- Partner on budgets. Budgets must be managed in a spirit of cooperation between national and county governments, and between the executive and legislative branches.
- Partner to systematically track results — both on capacity building and service delivery. All of us must work together to identify gaps, and align government and donor resources around shared goals.
In all of these efforts, civil society can be one of your strongest partners. As President Obama said earlier this month: “Civil society is the conscience of our countries. It is a catalyst of change…Strong nations embrace and support and empower active citizens.” Civil society provides critical services in tandem with government, and they ensure everyone in society has a voice. In short, civil society can be a powerful ally for both the national and county governments, helping to deliver services and find innovative solutions to shared problems. As we look to the future, I know there is much work still to do on devolution. As you devolve power and build your nation, the United States and all of the international partners will work with you. We have already accomplished much together these past two years. Just a few examples:
- We’ve supported counties to create their Integrated Development Plans and Strategic Investment Plans, matching local needs to available resources.
- Education Boards from the 47 counties have clarified their roles and responsibilities through workshops supported by the Ministry and USAID’s AHADI program.
- County treasuries have begun to manage funds for health centers with support from partners like Denmark, in close consultation with the national Ministry of Health and others.
- UNDP is partnering with the Kenya School of Government, Ministry of Devolution and Planning, and Council of Governors to develop training curricula on County Planning, Human Resource Management, and more.
- The World Bank and the European Union have offered training and technical support to enhance public financial management and citizen engagement.
Today, I know we will map out plans for another two years of strong partnership. We are here to share our experiences – but most importantly, to help assess what works best for Kenya. For Kenyans are, and must be, in the lead on devolution. Before I close, I would like to turn briefly to another critical matter in Kenya today, security. First, on behalf of the government and people of the United States, I again extend my deepest condolences to the many Kenyans who lost friends, colleagues, or family in the brutal terrorist attack at Garissa University College. We join Kenyans across this country in mourning their deaths and in condemning in the strongest terms the massacre by al Shabaab.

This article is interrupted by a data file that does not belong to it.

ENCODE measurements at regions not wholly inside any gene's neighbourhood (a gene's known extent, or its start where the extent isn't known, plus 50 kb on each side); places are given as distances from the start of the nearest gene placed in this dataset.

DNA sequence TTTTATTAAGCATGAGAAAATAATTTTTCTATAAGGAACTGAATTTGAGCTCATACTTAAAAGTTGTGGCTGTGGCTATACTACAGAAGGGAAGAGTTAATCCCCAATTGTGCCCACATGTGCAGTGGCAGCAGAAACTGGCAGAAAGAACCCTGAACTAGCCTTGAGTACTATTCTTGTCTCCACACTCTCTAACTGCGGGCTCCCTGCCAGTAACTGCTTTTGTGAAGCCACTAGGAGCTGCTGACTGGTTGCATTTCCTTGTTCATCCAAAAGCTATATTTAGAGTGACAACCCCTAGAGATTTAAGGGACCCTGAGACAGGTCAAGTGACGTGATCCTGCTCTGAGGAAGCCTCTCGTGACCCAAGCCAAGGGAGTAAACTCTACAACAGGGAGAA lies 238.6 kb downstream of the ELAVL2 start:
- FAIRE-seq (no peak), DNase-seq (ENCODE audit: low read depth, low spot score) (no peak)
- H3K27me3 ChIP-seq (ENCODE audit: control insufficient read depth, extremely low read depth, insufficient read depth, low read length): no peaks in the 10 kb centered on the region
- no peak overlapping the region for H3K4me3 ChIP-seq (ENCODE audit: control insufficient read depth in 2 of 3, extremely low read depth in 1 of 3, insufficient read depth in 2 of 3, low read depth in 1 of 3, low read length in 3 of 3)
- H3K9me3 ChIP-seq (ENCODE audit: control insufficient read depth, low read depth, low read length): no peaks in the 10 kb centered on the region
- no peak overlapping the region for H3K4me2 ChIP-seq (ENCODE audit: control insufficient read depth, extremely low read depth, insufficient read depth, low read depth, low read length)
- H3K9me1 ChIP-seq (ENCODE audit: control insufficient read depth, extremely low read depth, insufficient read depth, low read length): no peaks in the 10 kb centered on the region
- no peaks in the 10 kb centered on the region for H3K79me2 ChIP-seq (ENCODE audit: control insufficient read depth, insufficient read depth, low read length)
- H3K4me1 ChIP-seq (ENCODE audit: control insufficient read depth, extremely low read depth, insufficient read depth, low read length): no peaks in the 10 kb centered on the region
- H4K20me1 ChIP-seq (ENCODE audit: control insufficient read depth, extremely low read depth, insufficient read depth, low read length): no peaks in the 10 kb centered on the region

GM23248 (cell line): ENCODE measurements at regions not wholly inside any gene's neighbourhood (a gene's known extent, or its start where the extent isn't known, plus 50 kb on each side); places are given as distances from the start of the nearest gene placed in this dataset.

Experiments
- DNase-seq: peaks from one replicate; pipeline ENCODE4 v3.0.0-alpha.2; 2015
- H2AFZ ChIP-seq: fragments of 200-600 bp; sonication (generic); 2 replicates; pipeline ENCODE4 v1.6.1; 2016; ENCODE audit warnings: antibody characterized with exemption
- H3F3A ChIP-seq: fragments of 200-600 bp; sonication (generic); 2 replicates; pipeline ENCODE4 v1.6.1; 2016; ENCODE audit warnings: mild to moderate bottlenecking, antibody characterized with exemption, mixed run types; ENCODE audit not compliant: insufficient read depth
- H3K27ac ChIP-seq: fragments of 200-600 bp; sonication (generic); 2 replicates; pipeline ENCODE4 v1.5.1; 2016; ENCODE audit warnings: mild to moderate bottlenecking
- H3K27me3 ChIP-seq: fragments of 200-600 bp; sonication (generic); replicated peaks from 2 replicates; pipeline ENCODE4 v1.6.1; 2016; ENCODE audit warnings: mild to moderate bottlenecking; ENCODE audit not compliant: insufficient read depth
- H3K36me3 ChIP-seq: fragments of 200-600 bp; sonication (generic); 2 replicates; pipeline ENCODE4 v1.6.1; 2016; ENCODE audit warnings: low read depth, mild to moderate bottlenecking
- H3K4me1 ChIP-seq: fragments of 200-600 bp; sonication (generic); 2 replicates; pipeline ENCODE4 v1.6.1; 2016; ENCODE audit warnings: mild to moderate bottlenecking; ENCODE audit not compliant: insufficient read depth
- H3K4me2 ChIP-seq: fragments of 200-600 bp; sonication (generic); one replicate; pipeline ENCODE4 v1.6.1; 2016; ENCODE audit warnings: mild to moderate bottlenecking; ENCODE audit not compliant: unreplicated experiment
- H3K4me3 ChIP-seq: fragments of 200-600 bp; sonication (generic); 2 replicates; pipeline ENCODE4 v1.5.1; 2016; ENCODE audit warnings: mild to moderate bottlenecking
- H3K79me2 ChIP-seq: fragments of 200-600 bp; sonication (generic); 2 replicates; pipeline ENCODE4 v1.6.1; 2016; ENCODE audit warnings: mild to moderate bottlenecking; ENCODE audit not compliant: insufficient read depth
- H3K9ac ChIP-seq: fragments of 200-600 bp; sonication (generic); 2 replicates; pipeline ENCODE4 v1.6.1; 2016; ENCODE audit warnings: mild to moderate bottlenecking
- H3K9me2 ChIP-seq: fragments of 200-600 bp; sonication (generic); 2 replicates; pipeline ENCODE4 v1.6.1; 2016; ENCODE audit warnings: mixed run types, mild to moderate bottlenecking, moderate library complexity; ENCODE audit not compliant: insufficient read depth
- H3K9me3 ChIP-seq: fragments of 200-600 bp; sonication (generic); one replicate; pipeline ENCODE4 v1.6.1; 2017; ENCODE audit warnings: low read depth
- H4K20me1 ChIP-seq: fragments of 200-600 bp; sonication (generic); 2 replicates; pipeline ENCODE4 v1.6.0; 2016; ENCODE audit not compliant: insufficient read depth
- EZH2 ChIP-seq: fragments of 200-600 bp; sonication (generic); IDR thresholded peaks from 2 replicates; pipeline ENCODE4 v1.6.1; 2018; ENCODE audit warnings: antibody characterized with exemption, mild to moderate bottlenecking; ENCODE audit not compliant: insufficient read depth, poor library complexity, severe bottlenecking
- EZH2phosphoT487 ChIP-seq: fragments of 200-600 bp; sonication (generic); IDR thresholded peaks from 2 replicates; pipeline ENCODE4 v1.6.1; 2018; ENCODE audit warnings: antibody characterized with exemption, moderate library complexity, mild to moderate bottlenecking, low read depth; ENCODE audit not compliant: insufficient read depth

As President Obama said in his message following the attack, Americans know the extraordinary resilience of the Kenyan people. The future of Kenya will not be determined by violence and terror. It will be determined by the dreams of Kenya’s young people for a better, more peaceful and more prosperous future. At this difficult hour, the American people and government stand with you hand in hand, shoulder to shoulder. Together, we will end the scourge of terrorism. It will not be easy or quick, but we can succeed. To do so, we need to strengthen security services, but ensure they always act with respect for human rights and the rule of law. We need to reach out and engage with all communities and all religions to build bridges, strengthen partnerships, and address grievances. We must reject utterly the effort by the violent extremists to foment religious war. What we need now is unity, partnership, hard work, creativity, and resolve. We must join together. If we do so, we will win the fight against terrorism.
In conclusion, as I have said so often, Kenya is a great country. Kenyans are a great people. Whether it is meeting the challenge of strengthening security or building devolution, I know you can…you will… succeed. Day by day, step by step, you are forging a stronger, more secure, more prosperous, and more democratic Kenya. As you do, know this too: the United States stands with you. For more than 51 years, we have been partners. And, as partners, we have accomplished so much. As we all look forward to the visit of President Obama to Kenya in July, as he returns to the home of his father, I promise you this: our partnership, our friendship is unwavering. For it is built onthe strongest foundation of all: shared values, shared hopes, shared dreams.
Together, we will accomplish far more than either of us could alone. Together, we will build a better, brighter future for both Kenyans and Americans.
Pamoja tusonge mbele!